Growing demand for psychiatric care and improved access to mental health services will contribute to demand for psychiatrists.

As rates of chronic illnesses such as diabetes, cancer, and heart disease increase, people will seek high levels of care that use the latest technologies, diagnostic tests, and therapies.

Employment projections data for physicians and surgeons, 2021-31
Occupational Title SOC Code Employment, 2021 Projected Employment, 2031 Change, 2021-31 Employment by Industry
Percent Numeric

SOURCE: U.S. Bureau of Labor Statistics, Employment Projections program

Physicians and surgeons

761,700 783,100 3 21,400


29-1210 701,300 720,700 3 19,400 Get data


29-1211 34,100 34,500 1 400 Get data


29-1212 20,300 20,900 3 600 Get data


29-1213 10,100 10,400 3 300 Get data

Emergency medicine physicians

29-1214 39,500 40,800 3 1,300 Get data

Family medicine physicians

29-1215 112,200 115,900 3 3,700 Get data

General internal medicine physicians

29-1216 63,700 65,000 2 1,300 Get data


29-1217 7,800 8,000 3 200 Get data

Obstetricians and gynecologists

29-1218 23,600 24,000 2 400 Get data

Pediatricians, general

29-1221 36,800 37,200 1 400 Get data

Physicians, pathologists

29-1222 12,100 12,600 4 500 Get data


29-1223 27,900 30,300 9 2,400 Get data


29-1224 32,400 33,600 4 1,200 Get data

Physicians, all other

29-1229 280,800 287,500 2 6,700 Get data


29-1240 60,400 62,400 3 2,000 Get data

Ophthalmologists, except pediatric

29-1241 12,000 12,800 6 800 Get data

Orthopedic surgeons, except pediatric

29-1242 16,800 17,300 3 400 Get data

Pediatric surgeons

29-1243 900 900 2 0 Get data

Surgeons, all other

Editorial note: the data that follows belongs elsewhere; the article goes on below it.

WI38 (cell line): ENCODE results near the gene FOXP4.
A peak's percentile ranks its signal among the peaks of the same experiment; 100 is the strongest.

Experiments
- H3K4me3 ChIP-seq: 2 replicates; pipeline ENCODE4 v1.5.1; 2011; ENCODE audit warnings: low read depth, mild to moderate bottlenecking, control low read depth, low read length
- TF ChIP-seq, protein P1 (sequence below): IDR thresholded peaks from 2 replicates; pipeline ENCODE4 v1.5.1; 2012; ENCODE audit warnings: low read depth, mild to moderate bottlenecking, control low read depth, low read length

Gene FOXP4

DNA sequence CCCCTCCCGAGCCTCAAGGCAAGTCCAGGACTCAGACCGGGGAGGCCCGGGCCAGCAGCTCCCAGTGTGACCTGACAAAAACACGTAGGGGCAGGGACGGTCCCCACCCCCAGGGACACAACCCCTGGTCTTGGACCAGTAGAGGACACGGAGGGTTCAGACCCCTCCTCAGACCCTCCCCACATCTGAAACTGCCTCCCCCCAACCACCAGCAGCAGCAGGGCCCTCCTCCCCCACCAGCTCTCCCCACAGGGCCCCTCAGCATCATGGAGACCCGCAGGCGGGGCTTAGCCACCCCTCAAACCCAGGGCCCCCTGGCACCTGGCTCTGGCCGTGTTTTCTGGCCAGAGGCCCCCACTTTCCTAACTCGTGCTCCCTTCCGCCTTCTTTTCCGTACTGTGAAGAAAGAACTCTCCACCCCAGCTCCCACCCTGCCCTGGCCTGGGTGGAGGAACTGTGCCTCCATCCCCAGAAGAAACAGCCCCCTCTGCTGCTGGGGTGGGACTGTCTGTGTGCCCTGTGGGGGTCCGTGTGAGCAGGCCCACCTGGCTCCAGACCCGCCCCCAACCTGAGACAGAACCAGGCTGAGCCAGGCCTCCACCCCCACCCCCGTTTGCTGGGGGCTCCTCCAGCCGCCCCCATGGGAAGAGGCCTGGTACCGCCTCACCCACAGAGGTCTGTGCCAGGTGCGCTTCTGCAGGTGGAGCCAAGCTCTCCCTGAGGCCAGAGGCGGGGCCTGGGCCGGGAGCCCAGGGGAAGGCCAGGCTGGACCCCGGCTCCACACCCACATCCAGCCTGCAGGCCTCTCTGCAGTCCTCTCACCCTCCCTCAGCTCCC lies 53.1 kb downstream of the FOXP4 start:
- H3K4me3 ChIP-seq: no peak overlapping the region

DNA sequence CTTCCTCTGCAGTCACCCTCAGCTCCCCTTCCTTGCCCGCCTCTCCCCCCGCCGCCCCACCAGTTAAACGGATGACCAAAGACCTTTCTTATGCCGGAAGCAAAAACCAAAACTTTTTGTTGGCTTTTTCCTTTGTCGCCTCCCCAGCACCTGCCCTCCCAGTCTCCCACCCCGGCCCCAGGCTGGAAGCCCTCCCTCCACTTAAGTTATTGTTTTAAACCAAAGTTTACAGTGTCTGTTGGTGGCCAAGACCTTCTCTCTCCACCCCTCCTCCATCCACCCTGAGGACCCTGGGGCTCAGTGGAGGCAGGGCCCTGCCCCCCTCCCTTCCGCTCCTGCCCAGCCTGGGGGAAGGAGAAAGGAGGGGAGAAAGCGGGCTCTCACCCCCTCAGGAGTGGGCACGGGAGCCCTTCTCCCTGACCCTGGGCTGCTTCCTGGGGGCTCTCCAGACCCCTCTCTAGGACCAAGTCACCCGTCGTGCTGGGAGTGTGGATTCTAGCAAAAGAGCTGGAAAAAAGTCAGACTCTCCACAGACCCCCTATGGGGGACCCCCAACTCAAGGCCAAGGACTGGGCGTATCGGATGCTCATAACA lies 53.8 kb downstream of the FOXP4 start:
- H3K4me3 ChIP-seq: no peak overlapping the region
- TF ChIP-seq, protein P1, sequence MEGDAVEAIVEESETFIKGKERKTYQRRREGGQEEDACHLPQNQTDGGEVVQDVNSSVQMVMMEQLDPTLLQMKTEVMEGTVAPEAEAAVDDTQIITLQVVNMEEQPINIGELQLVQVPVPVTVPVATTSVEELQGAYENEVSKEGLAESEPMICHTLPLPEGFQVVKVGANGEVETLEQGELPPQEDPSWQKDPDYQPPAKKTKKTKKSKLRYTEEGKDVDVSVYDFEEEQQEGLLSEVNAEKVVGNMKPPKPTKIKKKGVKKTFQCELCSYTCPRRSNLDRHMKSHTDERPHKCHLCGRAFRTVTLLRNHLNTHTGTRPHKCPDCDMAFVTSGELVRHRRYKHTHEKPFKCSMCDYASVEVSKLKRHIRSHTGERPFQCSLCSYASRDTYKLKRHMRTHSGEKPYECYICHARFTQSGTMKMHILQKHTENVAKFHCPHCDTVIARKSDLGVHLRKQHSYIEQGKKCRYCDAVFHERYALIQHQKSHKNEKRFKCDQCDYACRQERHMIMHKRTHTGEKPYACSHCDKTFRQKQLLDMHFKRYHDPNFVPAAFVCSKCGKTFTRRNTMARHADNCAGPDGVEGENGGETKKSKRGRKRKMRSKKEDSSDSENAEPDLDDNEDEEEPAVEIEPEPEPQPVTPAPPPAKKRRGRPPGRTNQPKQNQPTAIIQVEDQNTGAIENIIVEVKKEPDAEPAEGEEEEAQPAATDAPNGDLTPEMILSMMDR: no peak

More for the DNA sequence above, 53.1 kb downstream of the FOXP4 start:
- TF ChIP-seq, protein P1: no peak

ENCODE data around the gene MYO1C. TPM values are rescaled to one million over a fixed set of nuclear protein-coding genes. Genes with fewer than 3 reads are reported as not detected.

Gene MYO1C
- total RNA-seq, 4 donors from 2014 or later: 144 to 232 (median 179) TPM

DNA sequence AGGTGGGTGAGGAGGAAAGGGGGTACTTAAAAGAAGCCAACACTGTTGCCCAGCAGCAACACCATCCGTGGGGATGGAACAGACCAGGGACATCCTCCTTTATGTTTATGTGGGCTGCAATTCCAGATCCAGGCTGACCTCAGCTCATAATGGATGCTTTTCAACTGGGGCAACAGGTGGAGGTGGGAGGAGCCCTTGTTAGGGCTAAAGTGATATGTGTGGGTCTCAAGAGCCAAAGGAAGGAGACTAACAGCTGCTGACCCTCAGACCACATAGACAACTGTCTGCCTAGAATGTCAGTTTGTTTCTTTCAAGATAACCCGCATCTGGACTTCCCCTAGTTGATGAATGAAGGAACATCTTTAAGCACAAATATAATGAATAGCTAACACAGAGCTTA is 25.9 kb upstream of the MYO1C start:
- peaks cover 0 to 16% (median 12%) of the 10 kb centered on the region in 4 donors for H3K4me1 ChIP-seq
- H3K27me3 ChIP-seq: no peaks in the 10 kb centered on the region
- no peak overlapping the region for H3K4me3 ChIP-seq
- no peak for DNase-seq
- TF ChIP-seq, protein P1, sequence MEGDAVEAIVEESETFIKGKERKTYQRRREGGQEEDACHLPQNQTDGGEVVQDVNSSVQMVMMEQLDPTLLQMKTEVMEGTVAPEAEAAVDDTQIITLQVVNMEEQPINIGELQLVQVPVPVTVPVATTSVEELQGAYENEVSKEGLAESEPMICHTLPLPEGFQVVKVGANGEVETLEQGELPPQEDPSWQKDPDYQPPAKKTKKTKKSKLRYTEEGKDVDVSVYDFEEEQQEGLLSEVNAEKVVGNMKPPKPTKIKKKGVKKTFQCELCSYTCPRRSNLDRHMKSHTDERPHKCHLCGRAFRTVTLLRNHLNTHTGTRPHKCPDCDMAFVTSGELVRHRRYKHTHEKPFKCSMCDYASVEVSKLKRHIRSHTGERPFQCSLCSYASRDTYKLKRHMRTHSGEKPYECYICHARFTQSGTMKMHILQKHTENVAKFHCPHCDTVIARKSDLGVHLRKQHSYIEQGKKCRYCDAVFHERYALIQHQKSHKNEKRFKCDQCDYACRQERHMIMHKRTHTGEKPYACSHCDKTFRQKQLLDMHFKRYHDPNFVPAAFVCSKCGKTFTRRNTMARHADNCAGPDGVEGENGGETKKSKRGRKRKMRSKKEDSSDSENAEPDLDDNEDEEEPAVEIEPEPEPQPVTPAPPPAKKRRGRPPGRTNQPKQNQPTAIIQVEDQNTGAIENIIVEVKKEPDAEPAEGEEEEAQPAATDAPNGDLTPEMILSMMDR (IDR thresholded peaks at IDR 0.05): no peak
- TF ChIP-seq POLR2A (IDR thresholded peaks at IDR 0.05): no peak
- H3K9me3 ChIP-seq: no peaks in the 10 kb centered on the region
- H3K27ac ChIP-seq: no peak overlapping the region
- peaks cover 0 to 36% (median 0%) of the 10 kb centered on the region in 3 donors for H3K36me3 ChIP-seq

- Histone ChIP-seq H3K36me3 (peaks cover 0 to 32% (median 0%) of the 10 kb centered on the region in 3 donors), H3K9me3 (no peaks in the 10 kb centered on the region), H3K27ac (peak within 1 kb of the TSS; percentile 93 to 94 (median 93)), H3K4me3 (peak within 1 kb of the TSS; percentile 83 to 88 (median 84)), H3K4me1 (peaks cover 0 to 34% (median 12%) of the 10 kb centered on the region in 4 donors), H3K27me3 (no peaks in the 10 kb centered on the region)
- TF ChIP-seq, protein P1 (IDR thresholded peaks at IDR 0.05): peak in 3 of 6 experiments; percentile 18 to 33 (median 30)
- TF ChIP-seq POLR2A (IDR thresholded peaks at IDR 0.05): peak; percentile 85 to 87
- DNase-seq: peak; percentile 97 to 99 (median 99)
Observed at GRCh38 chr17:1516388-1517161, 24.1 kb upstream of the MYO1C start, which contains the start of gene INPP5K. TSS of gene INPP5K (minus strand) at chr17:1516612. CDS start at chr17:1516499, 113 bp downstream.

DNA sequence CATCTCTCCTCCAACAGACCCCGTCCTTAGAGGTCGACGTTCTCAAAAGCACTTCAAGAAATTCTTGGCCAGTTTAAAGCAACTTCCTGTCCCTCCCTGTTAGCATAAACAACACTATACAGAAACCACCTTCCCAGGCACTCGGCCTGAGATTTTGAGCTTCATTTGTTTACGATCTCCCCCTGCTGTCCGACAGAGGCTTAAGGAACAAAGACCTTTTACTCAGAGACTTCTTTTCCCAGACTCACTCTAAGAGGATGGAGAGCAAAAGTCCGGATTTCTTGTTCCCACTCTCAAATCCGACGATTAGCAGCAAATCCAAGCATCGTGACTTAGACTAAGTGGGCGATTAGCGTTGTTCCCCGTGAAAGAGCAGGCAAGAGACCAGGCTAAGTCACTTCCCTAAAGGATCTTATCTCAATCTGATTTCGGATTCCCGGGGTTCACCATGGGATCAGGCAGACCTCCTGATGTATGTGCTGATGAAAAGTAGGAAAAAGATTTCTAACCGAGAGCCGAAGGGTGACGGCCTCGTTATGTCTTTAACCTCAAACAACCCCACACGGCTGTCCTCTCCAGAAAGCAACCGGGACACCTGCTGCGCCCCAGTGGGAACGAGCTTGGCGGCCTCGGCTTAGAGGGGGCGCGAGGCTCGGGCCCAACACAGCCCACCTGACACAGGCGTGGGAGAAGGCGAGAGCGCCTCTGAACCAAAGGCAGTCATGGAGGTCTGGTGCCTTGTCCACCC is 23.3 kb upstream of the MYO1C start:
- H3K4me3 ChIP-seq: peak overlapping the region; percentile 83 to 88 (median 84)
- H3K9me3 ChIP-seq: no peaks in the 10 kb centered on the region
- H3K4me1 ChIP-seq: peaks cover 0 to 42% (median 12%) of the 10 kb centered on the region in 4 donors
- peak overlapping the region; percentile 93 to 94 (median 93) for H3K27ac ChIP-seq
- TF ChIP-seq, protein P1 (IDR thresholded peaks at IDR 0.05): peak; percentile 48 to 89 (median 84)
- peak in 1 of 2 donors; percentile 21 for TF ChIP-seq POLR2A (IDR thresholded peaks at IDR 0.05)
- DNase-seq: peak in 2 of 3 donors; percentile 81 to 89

29-1249 30,700 31,500 3 800 Get data

Contacts for More Information About this section

For more information about physicians and surgeons, visit

American Medical Association

American Osteopathic Association

For more information about various medical specialties, visit

American Academy of Family Physicians

American Board of Medical Specialties

American Board of Physician Specialties

American College of Obstetricians and Gynecologists

American College of Physicians

American College of Surgeons

For a list of medical schools and residency programs, as well as for general information on premedical education, financial aid, and medicine as a career, visit

Association of American Medical Colleges

American Association of Colleges of Osteopathic Medicine

For information about licensing, visit

Federation of State Medical Boards

National Board of Medical Examiners

National Board of Osteopathic Medical Examiners

United States Medical Licensing Examination


For a career video on allergists and immunologists, visit

Allergists and Immunologists

For a career video on anesthesiologists, visit


For a career video on family medicine physicians, visit

Family Medicine Physicians

For a career video on general internal medicine physicians, visit

General Internal Medicine Physicians

For a career video on obstetricians and gynecologists, visit

Obstetricians and Gynecologists

For a career video on orthopedic surgeons, visit

Orthopedic Surgeons, except Pediatric

For a career video on pediatricians, visit

Pediatricians, General


Allergists and Immunologists




Emergency Medicine Physicians

Family Medicine Physicians

General Internal Medicine Physicians



Obstetricians and Gynecologists

Ophthalmologists, Except Pediatric

Orthopedic Surgeons, Except Pediatric

Pediatric Surgeons

Pediatricians, General

Physical Medicine and Rehabilitation Physicians

Physicians, All Other

Physicians, Pathologists

Preventive Medicine Physicians



Sports Medicine Physicians

Surgeons, All Other